There is no entity. It is not semantics to point out that unicorns have no physical existence even though we have a word for them and that word has a common understanding. You can use the word evolution to refer (as Loreman did) to any systems moving from one state to another - evolution is an abstract idea. The reality of evolution is random changes to genes (the active part) and then the selection of that variation by it's suitability to the context (passive, rolling down a hill). To me it is not really intelligent problem solving because it happens by itself as a natural process. A rock rolling downhill isn't solving the problem of getting to the bottom; it rolls ... because physics.


    The things that existonlybecause we give names to them are classifications of things that do not involve physical changes or processes, such as the difference between Tuesday and Wednesday.


    I'd agree that things with no physical existence are real but it is still true that they do not have physical existence. It is not semantics to point out the difference between the idea of you giving me a thousand pounds and actually giving me a thousand of your pounds. If you don't believe me, a mere thousand pounds will be sufficient to prove the point.
  2.  
    There was a time, a time ago, when I had a dream that recurred once every year or so for a total of probably three or four times. I could not tell you much about its content except for the strong impression it left with me upon waking. That lingering feeling was powerful but utterly nameless. A whisper of its invocation came to me whenever I looked at a particular painting by Rousseau, a cartoonish representation of a tiger crouched behind a hedge in a garden with a flower.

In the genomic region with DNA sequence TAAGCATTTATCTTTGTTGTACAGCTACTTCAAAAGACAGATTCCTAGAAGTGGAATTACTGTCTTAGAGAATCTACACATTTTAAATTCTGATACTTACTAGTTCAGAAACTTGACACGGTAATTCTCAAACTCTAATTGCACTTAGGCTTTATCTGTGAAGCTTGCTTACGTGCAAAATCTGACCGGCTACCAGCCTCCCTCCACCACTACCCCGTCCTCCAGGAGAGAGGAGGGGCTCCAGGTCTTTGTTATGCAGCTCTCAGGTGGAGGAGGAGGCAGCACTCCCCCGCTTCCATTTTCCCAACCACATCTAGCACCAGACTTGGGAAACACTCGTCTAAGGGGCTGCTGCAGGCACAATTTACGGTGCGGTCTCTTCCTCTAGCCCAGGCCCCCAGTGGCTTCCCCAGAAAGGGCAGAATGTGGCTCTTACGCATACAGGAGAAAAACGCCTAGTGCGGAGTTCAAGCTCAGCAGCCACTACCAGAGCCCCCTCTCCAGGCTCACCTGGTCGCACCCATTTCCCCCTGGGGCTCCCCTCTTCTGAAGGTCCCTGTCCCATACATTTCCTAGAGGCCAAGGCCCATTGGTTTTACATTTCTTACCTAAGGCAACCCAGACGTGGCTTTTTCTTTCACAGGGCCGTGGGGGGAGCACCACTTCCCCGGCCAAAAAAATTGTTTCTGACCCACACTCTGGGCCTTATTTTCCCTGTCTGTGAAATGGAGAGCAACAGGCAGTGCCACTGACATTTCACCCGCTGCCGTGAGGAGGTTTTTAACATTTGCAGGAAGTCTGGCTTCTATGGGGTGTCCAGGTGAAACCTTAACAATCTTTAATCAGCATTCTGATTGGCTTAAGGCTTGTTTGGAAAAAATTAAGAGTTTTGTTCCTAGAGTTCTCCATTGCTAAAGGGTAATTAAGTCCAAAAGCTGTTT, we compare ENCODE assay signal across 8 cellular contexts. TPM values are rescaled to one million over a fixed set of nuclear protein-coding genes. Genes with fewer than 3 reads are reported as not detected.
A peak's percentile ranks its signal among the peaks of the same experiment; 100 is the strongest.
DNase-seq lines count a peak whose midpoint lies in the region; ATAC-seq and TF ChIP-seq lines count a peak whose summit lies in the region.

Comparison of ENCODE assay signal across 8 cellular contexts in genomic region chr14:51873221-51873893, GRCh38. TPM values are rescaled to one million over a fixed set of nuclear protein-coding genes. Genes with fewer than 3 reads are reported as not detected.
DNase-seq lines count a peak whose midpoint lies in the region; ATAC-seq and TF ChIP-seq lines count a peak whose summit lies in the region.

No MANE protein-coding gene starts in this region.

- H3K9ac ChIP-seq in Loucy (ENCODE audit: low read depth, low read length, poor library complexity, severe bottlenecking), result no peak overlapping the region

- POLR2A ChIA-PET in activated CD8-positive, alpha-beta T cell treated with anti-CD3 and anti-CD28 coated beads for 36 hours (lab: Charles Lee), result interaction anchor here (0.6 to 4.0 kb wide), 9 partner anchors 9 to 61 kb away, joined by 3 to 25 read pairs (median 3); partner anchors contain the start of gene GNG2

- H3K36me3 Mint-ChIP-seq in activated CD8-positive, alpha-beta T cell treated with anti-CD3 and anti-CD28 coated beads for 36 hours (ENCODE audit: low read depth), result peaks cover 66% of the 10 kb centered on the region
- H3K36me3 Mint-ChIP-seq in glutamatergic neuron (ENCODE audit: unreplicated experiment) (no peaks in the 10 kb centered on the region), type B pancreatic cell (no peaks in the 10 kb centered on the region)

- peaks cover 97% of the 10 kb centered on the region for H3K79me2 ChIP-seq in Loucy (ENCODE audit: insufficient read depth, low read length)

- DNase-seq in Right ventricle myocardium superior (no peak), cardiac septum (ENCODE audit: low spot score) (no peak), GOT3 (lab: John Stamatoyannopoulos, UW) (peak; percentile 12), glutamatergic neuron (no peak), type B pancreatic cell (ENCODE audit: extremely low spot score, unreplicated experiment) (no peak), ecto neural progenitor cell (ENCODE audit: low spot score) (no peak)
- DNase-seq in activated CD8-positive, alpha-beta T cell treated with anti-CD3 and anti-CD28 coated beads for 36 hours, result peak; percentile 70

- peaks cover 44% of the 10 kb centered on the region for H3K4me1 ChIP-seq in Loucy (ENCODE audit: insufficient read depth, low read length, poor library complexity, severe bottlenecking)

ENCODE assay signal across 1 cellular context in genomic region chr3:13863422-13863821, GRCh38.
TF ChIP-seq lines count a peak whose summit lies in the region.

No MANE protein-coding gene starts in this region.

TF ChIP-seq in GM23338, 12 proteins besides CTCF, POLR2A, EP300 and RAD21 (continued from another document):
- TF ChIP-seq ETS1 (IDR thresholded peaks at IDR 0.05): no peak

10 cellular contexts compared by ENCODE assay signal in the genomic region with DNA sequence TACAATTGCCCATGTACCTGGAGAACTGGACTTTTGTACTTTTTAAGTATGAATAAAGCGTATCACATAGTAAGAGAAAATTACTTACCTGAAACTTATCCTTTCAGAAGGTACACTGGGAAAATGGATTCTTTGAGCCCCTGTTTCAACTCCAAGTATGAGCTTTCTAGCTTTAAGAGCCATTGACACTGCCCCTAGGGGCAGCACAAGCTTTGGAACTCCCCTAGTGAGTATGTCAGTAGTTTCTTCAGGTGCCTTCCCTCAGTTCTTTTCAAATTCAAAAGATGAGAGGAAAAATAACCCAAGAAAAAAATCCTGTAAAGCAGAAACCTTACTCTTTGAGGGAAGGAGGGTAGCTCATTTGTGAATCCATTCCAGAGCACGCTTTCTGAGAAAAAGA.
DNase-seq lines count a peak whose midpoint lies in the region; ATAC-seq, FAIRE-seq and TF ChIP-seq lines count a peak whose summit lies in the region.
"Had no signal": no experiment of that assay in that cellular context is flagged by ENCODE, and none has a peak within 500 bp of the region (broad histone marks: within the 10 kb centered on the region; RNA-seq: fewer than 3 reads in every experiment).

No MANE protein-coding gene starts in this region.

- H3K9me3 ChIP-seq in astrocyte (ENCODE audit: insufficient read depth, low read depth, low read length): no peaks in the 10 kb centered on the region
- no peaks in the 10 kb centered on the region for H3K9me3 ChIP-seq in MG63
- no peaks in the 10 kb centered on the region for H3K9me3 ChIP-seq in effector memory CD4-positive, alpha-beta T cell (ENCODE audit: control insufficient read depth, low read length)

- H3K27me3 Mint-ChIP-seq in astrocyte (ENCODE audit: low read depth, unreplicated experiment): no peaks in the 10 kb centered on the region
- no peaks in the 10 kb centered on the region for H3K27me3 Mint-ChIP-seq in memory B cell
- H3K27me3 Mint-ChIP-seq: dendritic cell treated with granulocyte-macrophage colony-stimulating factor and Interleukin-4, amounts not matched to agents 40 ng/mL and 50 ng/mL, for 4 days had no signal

So, I could not begin to provide a symbol for it. Something numinous at least. Very real to me despite being utterly unidentifiable.
    •  
      CommentAuthorgoatcheez
    • CommentTimeNov 8th 2019 edited
     
    •  
      CommentAuthoralsetalokin
    • CommentTimeNov 8th 2019 edited
     
    Hidden Markov Model?
    •  
      CommentAuthorAngus
    • CommentTimeNov 8th 2019 edited
     
    That sort of thing has been around for thirty years. What is special about GPT-2? Maybe it wrote its own article?
  3.  
    Maybe it's the sheer unbridled length of the word strings it emits without any connection or input to or from any kind of connection to or input from any kind of input or connection to or from input or output or input or output except itself.
  4.  
    You want outward-looking? Then here's a neural network that teaches itself the laws of physics.
    https://www.nature.com/articles/d41586-019-03332-7

    The ability to reverse-engineer its decision processes by giving it a synthetic corpus callosum was a neat idea.
    •  
      CommentAuthoraber0der
    • CommentTimeNov 8th 2019 edited
     
    I think the dangerus part of our AI experiments is that we let them AIs learn skills but don't give them the opportunity to find their context. Those constructs are extrasocial by design.
  5.  
    profundiditty
    •  
      CommentAuthorAngus
    • CommentTimeNov 9th 2019
     
    •  
      CommentAuthorgoatcheez
    • CommentTimeNov 15th 2019